October 14, 2013
Defined benefit (DB) plan sponsors should develop new methods to better manage investment, longevity, and inter-generational risk for future sustainability, according to research.
“Risk Budgeting and Longevity Insurance: Strategies for Sustainable Defined Benefit Pension Funds,” by Amy Kessler of Prudential Retirement, outlined a modern approach for DB plans to handle changing demographics and increasing longevity.
The paper suggested a midway approach between the insurance model and the conventional pension model. [EXPAND Read more]
This method incorporated “managing just below fully funded status without any reserves or capital behind the risk, maintaining a low volatility asset strategy that is heavy in fixed income and absolute return with a modest allocation to risky assets to benefit from diversification of asset classes, and hedging the longevity risk of their retirees to ensure sustainability even in the face of longer life.”
Kessler said the right combination of the two models would allow pension funds to improve moderation of risk and reduce potential losses to a manageable scope.
In order to implement such an approach, plan sponsors need to understand the extent of impact longevity risk will have on pension funds, the paper concluded.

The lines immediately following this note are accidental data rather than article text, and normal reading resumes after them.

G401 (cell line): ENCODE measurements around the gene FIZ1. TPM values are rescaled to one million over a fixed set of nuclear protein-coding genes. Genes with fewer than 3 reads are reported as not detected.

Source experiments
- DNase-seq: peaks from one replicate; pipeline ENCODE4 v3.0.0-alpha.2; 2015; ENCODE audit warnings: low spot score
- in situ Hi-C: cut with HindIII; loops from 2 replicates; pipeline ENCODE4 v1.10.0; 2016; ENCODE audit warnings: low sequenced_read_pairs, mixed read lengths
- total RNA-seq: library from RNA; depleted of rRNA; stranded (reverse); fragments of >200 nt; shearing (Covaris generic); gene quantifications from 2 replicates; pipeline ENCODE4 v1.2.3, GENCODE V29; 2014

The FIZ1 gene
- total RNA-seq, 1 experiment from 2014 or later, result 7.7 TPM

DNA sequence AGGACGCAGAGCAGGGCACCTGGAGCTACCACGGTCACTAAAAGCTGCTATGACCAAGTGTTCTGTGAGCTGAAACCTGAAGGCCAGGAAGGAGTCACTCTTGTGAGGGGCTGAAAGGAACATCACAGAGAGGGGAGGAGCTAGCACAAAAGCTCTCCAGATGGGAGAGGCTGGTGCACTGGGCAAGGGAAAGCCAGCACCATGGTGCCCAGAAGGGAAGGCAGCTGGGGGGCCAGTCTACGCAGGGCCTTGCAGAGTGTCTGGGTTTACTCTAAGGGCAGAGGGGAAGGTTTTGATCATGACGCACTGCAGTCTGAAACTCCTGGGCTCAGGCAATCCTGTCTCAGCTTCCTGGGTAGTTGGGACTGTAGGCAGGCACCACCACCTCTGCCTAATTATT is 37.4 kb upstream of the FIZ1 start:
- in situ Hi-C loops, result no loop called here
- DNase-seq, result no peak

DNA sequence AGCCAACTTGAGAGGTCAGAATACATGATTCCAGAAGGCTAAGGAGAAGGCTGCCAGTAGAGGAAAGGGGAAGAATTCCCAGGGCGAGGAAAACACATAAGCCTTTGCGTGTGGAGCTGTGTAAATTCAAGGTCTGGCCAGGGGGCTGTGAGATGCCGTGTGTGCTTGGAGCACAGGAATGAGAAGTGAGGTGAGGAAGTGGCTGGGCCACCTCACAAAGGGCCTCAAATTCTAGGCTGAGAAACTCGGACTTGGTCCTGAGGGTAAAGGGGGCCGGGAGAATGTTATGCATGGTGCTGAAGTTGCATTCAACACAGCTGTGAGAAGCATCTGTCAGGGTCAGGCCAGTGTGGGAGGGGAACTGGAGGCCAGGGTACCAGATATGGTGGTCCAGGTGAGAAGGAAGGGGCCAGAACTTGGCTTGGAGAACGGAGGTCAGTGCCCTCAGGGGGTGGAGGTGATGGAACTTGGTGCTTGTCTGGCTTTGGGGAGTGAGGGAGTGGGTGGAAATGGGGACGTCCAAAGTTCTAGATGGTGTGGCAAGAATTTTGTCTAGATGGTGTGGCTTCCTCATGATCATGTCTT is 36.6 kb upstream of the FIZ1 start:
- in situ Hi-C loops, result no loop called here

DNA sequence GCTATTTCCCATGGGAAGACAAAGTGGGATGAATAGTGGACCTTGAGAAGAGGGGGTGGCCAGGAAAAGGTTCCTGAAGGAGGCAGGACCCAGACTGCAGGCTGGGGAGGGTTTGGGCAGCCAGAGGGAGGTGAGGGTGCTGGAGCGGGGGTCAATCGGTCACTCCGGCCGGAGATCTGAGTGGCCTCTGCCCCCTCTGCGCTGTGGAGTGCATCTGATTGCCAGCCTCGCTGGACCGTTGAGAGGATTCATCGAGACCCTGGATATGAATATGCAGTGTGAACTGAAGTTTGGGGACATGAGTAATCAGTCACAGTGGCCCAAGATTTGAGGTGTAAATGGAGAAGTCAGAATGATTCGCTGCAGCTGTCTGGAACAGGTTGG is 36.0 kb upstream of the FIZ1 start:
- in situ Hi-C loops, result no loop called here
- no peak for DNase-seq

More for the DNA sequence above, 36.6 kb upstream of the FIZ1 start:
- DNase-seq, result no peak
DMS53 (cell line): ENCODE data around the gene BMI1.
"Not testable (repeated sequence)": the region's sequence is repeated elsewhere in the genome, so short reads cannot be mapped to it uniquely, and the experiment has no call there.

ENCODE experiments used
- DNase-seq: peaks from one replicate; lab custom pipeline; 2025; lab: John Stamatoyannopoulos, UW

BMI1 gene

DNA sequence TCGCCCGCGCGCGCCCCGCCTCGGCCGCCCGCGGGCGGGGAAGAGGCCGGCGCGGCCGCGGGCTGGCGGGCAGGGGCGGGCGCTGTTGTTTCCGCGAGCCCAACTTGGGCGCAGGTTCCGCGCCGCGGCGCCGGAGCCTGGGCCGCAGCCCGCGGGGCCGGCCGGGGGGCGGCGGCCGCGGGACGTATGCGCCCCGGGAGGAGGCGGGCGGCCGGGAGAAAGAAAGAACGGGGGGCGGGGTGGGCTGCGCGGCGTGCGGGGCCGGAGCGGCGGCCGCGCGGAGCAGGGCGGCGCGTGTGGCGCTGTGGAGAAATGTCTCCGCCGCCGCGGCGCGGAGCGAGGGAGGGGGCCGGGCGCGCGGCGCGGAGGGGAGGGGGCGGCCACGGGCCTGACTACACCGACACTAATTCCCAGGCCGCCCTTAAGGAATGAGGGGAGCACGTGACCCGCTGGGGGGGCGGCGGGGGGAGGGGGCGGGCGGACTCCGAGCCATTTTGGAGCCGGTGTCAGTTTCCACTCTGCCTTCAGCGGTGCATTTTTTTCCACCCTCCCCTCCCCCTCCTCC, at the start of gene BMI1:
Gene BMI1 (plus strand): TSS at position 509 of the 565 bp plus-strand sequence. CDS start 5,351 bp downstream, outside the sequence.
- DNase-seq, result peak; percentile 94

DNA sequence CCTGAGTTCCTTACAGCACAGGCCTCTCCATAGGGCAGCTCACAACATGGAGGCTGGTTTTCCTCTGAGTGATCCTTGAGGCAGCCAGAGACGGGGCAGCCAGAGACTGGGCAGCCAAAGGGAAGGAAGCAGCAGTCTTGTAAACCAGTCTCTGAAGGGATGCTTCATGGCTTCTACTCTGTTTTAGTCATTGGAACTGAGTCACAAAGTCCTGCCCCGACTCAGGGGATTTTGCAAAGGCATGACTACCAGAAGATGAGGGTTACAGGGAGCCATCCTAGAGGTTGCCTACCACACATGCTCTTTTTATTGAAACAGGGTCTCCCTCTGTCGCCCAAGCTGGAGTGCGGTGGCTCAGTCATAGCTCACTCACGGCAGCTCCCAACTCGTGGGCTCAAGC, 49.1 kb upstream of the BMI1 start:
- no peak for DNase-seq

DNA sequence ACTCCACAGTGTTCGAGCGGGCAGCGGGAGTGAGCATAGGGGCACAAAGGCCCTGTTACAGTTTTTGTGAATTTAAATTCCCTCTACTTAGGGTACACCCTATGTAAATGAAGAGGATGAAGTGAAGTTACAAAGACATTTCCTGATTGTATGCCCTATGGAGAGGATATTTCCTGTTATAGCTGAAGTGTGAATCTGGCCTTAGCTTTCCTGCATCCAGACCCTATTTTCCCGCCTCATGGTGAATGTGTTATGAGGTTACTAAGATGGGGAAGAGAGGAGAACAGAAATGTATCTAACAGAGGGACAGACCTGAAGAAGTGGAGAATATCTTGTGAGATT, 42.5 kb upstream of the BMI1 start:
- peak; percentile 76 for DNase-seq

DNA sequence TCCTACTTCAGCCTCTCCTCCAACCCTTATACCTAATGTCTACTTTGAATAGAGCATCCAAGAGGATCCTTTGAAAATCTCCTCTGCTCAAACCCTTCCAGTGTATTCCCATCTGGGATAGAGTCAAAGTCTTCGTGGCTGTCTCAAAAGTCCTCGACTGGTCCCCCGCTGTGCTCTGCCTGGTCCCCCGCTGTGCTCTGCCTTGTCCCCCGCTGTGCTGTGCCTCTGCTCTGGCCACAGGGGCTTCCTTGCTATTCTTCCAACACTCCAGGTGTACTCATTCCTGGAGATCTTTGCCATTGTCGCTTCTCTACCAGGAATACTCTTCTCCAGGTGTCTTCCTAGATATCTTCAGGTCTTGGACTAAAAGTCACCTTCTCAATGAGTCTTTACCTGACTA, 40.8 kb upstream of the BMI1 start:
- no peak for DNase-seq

“While longer life is a welcome development, it is also a significant financial obligation for pension plan sponsors, particularly where the retirement age has remained the same for decades,” Kessler said. “This raises questions about sustainability and fairness, particularly where pension deficits are acute, the credit quality of the plan sponsor is weak, and life expectancy is underestimated.”
The effects of these risks will be amplified particularly by today’s low interest rates and low growth, the study reported.
To resolve further complications of risk, Kessler said plan sponsors should first re-budget risk by identifying areas in which risks are compounded.
Such risk budgeting would include establishing “a targeted level of potential risk of loss from which the plan and its sponsor could recover over the medium term.”
After proper budgeting, plan sponsors should recognize unrewarded risks, such as interest rate risks, and discover opportunities to take risks that are rewarded, such as credit and exposure to equities and alternatives, Kessler explained.
To create a lower risk and lower volatility portfolio, sponsors would also incorporate liability-driven investing, alternative fixed income, and absolute return strategies, the study found. The result would allow sponsors to allocate to assets that were intended to support liabilities.
DB plan sponsors also need to involve longevity insurance to guarantee their obligations will be met regardless of future liabilities concerning longevity.
Kessler said most US public pension plans are “short duration” plans—with risky assets of no duration and liabilities with long duration. This “mismatch” will also add to the challenges DB plan sponsors face, contributing to the underfunded status of most pension funds.
“It is clear that the current standard practice of leaving longevity risk out of pension risk analysis will lead to an underestimate of total risk,” Kessler said. “This is particularly acute for inflation-liked liabilities and deferred liabilities, where their longer duration makes them significantly more sensitive to adverse outcomes.” [/EXPAND]